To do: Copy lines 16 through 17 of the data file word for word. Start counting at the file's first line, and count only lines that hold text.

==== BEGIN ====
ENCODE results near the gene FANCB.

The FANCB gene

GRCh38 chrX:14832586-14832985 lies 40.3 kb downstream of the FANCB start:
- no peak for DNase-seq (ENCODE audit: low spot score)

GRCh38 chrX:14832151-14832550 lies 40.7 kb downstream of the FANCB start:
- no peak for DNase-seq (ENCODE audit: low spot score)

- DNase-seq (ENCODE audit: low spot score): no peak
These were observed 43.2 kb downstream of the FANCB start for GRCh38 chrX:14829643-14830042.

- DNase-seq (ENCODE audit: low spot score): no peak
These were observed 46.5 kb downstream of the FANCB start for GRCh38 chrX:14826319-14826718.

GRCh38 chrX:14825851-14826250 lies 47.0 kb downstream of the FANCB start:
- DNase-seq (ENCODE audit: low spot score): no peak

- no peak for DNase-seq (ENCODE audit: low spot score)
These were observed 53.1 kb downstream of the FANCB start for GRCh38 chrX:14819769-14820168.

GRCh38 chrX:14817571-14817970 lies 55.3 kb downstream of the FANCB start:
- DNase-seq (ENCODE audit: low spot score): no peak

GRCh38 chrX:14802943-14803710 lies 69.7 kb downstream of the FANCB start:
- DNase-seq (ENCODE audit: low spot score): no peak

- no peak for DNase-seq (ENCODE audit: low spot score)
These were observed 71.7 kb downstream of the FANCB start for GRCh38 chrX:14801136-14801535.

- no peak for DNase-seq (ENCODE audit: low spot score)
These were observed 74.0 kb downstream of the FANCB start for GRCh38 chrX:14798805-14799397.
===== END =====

- DNase-seq (ENCODE audit: low spot score): no peak

GRCh38 chrX:14802943-14803710 lies 69.7 kb downstream of the FANCB start: